Honduran delegation headed to Washington seeking U.S. aid to stem migration By Reuters

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© Reuters. FILE PHOTO: A car damaged by the floods due to the rains brought by Hurricanes Eta and Iota, is pictured in Villanueva

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By Gustavo Palencia

TEGUCIGALPA (Reuters) – Honduran Foreign Minister Lisandro Rosales will lead a delegation to Washington on Friday to seek economic help following two devastating hurricanes that have contributed to increased immigration, Honduran government officials said.

Hurricanes Eta and Iota, which struck Honduras two weeks apart around November, flooded vast areas, destroyed homes and caused about $1.8 billion in damages, affecting some 4 million people, Honduran officials said.

Rosales’ trip to Washington will focus on aid to address the root causes of immigration, such as the coronavirus pandemic and the hurricanes that have exacerbated poverty, a Honduran presidency source said.

“Honduras has raised with U.S. officials the need for help for national reconstruction, especially in areas severely affected by hurricanes Eta and Iota,” the source added.

Carlos Madero, the Honduran government’s cabinet coordinator and a member of the delegation, confirmed the trip was due to take place this week, saying “we will have meetings with high-ranking members of the State Department.”

The presidency and foreign ministry did not respond to requests for comment. The White House and the U.S. State Department did not immediately respond to requests for comment.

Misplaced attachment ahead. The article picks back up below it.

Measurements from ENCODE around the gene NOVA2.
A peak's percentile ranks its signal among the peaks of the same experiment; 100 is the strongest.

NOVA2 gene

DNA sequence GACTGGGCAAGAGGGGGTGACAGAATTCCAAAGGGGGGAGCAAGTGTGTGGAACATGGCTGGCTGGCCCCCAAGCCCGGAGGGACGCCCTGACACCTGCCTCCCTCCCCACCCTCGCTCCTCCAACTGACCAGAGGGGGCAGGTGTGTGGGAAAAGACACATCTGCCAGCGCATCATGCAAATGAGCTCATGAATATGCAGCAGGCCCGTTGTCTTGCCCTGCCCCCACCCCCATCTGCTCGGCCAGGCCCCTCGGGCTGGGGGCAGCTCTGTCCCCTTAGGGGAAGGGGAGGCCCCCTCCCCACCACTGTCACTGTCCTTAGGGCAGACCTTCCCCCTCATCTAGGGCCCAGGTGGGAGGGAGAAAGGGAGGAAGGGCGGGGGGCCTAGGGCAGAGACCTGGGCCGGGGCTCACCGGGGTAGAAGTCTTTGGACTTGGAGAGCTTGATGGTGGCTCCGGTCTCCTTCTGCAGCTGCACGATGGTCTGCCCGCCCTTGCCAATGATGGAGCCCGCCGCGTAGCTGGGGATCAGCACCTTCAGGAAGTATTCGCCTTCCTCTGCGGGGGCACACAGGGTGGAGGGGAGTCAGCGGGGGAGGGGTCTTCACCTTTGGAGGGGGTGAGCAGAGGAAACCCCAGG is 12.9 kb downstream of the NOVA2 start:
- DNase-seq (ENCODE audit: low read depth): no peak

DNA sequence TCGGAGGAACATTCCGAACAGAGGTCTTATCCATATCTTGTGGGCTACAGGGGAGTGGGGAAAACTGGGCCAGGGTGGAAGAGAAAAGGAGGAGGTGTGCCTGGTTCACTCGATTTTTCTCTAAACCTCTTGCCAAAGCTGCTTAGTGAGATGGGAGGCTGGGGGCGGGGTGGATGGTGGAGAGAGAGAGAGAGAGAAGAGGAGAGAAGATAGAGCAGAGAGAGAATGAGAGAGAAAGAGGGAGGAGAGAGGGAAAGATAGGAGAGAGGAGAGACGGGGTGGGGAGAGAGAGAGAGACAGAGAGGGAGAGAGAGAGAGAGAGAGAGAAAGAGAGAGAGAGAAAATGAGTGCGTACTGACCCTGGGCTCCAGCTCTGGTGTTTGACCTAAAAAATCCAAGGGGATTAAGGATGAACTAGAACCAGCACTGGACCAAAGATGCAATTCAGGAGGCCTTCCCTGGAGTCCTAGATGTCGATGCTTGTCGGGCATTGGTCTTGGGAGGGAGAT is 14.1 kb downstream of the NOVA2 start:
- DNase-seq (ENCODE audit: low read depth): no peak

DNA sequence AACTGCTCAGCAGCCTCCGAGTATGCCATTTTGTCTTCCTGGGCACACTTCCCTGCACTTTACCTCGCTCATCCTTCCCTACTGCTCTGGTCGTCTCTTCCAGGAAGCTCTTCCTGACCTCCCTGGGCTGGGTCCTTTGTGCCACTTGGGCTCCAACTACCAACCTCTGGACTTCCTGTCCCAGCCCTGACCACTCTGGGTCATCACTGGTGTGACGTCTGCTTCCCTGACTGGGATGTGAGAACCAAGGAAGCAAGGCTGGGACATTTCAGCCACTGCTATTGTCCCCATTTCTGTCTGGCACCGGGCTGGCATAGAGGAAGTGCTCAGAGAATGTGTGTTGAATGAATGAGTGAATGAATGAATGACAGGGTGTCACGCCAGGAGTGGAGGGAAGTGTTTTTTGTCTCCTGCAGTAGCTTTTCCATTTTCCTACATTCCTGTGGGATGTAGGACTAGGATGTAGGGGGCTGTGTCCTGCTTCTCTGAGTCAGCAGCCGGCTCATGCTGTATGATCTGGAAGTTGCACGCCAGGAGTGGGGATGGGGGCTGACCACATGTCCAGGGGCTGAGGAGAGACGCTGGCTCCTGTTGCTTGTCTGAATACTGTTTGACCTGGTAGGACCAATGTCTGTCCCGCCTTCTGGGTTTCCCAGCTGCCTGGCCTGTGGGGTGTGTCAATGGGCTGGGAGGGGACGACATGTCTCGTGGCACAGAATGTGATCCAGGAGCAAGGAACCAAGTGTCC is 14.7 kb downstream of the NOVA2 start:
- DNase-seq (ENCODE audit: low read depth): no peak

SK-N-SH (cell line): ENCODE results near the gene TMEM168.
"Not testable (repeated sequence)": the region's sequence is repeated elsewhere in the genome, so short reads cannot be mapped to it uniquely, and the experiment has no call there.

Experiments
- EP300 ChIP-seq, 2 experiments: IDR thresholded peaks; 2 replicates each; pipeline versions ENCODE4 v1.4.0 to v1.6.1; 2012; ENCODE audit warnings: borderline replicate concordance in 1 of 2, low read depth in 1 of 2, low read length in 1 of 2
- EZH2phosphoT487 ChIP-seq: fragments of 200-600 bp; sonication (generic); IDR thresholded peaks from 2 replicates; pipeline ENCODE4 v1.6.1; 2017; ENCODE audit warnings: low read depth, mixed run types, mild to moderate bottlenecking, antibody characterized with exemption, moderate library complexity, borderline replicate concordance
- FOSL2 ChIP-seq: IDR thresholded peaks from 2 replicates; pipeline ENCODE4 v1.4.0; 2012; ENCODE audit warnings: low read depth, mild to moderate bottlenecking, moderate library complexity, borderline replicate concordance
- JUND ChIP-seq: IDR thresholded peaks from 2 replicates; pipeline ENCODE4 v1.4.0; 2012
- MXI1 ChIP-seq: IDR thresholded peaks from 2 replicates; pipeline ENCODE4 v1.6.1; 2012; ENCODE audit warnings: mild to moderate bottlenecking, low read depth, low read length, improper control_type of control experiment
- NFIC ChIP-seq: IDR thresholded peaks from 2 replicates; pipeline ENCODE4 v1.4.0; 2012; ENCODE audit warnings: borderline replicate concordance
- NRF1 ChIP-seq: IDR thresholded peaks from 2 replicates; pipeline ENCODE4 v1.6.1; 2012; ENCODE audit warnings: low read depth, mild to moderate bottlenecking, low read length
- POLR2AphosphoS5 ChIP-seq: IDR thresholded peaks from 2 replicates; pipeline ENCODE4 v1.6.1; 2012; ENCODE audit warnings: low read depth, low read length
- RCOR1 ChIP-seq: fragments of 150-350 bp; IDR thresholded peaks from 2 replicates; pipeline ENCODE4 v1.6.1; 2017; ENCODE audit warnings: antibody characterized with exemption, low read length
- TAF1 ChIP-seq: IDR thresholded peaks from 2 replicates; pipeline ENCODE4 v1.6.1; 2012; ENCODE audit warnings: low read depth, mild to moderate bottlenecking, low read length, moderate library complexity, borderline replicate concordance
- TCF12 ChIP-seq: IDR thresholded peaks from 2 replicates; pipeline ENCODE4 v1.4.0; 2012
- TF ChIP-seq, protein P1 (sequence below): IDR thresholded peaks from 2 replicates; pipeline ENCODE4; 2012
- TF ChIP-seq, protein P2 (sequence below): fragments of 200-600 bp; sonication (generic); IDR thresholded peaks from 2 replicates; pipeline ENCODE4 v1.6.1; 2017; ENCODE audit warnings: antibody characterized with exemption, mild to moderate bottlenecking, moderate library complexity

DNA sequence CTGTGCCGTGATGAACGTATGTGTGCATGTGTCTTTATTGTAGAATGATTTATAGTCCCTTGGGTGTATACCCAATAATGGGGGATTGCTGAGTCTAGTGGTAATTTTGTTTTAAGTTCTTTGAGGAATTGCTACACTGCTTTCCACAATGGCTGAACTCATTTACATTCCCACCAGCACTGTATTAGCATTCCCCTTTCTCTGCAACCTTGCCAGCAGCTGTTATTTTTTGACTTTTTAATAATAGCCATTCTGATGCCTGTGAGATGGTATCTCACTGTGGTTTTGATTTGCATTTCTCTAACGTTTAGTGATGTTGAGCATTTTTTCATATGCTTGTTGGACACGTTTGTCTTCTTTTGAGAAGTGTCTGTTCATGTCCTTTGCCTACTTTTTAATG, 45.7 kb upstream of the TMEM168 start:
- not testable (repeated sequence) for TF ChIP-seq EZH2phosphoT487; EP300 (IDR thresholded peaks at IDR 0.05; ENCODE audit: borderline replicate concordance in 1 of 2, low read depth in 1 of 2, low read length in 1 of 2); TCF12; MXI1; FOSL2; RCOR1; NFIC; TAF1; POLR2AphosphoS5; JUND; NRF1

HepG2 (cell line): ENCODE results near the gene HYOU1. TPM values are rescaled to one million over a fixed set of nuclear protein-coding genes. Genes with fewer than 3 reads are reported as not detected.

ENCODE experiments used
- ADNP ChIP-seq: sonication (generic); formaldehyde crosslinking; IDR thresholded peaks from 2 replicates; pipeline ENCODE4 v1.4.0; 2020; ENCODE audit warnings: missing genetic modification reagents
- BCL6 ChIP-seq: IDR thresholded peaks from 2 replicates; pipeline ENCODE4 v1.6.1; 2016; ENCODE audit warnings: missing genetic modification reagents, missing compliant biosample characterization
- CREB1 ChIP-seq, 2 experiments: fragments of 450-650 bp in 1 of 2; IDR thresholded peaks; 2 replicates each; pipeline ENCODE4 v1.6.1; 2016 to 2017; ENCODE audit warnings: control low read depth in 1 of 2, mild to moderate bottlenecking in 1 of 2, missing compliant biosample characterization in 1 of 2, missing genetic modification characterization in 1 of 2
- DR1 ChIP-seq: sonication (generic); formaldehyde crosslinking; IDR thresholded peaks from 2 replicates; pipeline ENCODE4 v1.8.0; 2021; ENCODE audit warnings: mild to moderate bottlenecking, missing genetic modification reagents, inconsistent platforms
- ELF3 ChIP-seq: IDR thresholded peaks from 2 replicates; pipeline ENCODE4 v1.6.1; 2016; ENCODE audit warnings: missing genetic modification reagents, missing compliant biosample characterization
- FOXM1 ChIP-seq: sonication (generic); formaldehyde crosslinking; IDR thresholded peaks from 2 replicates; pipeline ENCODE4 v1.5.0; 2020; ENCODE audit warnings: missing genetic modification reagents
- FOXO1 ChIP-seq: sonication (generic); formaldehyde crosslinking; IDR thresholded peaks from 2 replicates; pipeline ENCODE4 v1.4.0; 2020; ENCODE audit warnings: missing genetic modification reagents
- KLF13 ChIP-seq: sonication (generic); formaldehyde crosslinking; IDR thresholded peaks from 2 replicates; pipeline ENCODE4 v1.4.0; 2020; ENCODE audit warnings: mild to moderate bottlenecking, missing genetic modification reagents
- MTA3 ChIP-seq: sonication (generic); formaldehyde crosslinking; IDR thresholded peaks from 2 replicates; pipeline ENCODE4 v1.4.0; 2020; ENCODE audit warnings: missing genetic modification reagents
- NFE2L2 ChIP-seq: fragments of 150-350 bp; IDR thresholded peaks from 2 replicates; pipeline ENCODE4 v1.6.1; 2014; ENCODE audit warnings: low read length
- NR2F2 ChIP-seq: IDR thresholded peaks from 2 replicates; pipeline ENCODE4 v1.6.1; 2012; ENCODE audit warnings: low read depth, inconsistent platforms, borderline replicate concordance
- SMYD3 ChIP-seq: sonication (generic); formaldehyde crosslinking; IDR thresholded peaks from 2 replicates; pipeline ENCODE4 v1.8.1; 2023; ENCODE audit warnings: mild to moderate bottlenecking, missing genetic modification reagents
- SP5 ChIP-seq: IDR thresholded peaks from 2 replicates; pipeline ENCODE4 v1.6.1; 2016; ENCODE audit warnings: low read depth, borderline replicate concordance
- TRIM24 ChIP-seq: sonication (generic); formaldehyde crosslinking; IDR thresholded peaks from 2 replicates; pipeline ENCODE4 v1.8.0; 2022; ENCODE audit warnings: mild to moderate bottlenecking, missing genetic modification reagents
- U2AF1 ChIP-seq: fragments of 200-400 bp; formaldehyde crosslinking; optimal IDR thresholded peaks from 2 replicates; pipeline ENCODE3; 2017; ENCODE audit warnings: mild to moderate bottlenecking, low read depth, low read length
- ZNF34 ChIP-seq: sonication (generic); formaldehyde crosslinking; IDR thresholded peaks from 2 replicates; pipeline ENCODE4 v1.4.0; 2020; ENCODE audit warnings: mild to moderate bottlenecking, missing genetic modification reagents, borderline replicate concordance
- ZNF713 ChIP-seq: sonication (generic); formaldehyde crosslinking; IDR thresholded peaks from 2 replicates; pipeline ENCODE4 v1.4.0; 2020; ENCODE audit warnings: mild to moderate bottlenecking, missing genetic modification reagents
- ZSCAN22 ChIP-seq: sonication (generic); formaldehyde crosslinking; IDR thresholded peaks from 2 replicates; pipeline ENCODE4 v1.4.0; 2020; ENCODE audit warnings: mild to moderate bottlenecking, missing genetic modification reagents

Honduras, Guatemala and El Salvador are known as the Northern Triangle of Central America. Surging immigration from the region is a major challenge for U.S. President Joe Biden’s new administration.

Rosales’ trip to Washington follows a visit this week by U.S. special envoy for the Northern Triangle, Ricardo Zuñiga, to Guatemala and El Salvador – but not Honduras.

Zuñiga’s trip has not yielded any major new aid pledges, though he said on Wednesday that the United States would provide $2 million to support anti-corruption efforts in El Salvador.

On Tuesday, the U.S. Agency for International Development (USAID) announced it will deploy a disaster response team to the Northern Triangle to address urgent needs of disaster victims, but did not mention funding beyond the $112 million previously announced since the storms.

Relations between Washington and Honduras have been strained after a U.S. court handed down a life sentence for drug trafficking to the brother of President Juan Orlando Hernandez, whose government has also been accused of embezzling public funds. The government has denied wrongdoing.

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